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Acceptance of referral for partners by clients testing positive for human immunodeficiency virus

Authors Netsanet F, Dessie A

Received 16 October 2012

Accepted for publication 15 November 2012

Published 22 January 2013 Volume 2013:5 Pages 19—28

DOI https://doi.org/10.2147/HIV.S39250

Checked for plagiarism Yes

Review by Single-blind

Peer reviewer comments 3


Fetene Netsanet,1 Ayalew Dessie2

1IMA World Health SuddHealth Multi Donor Trust Fund-Basic Package of Health Services Project, Juba, South Sudan; 2United States Agency for International Development, Private Health Sector Program, Abt Associates Inc, Addis Ababa, Ethiopia

Background: Human immunodeficiency virus (HIV)-positive individuals who do not disclose their HIV status to their partners are more likely to present late for HIV and acquired immune deficiency syndrome (AIDS) care than those who have disclosed their HIV status to their partners. A major area of challenge with regards to HIV counseling for clients is disclosure of their HIV status to their partners. The main methods of partner notification are patient referral, provider referral, contract referral, and outreach assistance. The emphasis on a plausible and comprehensive partner referral strategy for widespread positive case detection in resource-limited countries needs to be thought out and developed.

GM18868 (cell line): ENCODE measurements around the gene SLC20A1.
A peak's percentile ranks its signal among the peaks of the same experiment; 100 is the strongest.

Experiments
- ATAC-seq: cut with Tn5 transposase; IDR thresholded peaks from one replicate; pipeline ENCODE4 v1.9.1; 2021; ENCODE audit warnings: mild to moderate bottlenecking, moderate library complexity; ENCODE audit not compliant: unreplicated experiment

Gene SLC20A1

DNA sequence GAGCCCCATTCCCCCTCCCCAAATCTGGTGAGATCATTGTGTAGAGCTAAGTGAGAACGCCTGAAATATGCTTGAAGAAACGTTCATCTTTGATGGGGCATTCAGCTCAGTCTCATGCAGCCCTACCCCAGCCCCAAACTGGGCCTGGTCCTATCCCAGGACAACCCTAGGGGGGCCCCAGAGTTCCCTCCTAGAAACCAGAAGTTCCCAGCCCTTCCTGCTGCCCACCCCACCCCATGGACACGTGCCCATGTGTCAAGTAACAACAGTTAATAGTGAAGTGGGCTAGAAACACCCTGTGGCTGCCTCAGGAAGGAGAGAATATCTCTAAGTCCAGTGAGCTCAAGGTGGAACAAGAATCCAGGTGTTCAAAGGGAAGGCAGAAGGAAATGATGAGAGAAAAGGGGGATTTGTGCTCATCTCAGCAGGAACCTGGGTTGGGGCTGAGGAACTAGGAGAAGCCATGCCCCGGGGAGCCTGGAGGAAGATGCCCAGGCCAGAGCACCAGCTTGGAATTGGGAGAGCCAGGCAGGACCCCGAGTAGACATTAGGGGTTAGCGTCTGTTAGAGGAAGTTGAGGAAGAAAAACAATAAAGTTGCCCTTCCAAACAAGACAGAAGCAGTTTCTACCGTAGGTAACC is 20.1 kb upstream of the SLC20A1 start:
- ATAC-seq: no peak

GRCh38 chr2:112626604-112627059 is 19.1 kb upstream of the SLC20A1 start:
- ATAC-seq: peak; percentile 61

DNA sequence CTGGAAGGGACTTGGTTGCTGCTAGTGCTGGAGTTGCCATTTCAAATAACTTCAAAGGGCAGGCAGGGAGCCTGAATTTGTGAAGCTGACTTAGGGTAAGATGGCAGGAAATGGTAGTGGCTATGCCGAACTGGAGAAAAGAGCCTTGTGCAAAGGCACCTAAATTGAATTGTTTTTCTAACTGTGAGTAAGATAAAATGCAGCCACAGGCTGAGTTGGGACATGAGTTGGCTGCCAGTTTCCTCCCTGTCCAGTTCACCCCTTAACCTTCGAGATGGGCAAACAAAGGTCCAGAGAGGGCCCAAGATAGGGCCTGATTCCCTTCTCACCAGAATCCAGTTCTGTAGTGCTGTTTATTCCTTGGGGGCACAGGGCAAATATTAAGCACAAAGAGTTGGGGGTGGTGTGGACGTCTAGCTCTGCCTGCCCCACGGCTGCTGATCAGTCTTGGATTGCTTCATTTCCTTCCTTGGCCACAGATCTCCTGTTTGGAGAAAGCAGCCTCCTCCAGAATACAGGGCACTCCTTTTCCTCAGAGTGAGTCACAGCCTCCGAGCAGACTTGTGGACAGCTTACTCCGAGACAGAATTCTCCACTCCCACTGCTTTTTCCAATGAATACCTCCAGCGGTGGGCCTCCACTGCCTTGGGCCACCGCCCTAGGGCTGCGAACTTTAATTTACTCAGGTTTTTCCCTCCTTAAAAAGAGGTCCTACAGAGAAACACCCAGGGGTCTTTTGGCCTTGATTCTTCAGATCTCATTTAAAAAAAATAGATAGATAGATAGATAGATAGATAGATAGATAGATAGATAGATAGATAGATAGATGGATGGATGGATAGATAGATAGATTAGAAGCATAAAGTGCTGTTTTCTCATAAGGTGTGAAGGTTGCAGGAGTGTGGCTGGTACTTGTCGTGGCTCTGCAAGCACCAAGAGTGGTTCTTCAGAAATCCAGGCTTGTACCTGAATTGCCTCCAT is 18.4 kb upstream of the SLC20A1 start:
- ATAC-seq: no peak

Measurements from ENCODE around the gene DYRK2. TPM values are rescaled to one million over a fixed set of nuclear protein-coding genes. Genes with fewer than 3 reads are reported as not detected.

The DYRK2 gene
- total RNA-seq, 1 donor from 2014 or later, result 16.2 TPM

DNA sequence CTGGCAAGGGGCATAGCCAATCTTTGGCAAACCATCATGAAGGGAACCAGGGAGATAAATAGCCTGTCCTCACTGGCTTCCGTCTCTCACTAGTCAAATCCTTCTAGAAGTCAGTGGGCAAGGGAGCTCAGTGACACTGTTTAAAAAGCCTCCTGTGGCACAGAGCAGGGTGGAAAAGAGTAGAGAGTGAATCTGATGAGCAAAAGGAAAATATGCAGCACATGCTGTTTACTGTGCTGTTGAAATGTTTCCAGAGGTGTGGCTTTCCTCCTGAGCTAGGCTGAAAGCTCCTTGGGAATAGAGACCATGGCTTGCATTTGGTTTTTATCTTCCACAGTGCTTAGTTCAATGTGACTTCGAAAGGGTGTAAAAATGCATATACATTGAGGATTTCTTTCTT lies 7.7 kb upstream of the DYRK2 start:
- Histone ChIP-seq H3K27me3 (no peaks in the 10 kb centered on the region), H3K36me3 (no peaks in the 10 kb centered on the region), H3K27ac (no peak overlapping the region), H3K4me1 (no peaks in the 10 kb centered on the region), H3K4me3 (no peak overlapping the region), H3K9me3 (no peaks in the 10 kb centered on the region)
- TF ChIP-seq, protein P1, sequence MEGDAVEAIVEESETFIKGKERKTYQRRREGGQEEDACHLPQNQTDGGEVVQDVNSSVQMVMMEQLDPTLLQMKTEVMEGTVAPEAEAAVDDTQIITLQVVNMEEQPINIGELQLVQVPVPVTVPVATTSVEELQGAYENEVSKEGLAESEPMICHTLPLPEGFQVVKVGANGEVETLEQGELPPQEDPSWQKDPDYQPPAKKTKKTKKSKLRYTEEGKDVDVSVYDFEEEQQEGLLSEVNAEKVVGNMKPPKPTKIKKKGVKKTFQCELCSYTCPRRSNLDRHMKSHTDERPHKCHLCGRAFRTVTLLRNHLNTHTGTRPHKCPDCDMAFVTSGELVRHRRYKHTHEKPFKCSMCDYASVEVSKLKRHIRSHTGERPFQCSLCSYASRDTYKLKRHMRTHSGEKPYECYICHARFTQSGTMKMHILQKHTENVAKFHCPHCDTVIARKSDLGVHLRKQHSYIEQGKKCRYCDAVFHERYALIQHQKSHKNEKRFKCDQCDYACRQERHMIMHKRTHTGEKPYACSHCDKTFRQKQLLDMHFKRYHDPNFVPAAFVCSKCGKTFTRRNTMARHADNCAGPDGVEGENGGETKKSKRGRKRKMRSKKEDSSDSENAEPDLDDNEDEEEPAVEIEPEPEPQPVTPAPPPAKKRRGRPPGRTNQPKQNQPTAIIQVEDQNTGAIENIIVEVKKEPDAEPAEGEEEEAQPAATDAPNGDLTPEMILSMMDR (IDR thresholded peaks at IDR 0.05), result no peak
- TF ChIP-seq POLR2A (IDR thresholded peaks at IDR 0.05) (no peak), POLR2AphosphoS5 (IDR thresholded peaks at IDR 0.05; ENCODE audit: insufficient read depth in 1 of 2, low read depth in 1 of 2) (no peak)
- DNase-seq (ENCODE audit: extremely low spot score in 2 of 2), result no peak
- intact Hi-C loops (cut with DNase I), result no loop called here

Methods: A qualitative study was conducted among newly HIV-positive clients to identify partners for notification and acceptance of referral by their partners. Health service providers working in HIV testing and counseling clinics were also provided with semistructured questionnaires in order to assess their view towards partner notification strategies for clients testing positive for HIV.
Results: Fifteen newly diagnosed HIV-positive clients were counseled to provide referral slips to their partners. All clients agreed and took the referral card. However, only eight were willing and actually provided the card to their partners. Five of the eight partners of clients who tested HIV-positive and who were provided with referral cards responded to the referral and were tested for HIV. Three were positive and two were negative. Nine of 11 counselors did not agree to requesting partner locator information from HIV-positive clients for contractual referral and/or outreach assistance. The findings from the study were categorized by nine themes. A comprehensive and integrated approach of partner notification and a referral framework with active counselor involvement was developed.
Conclusion: Partner notification and referral can be improved by an integrated and comprehensive framework, with active involvement of HIV counselors in the disclosure process.

Keywords: human immunodeficiency virus, partner notification and referral, partner locator information

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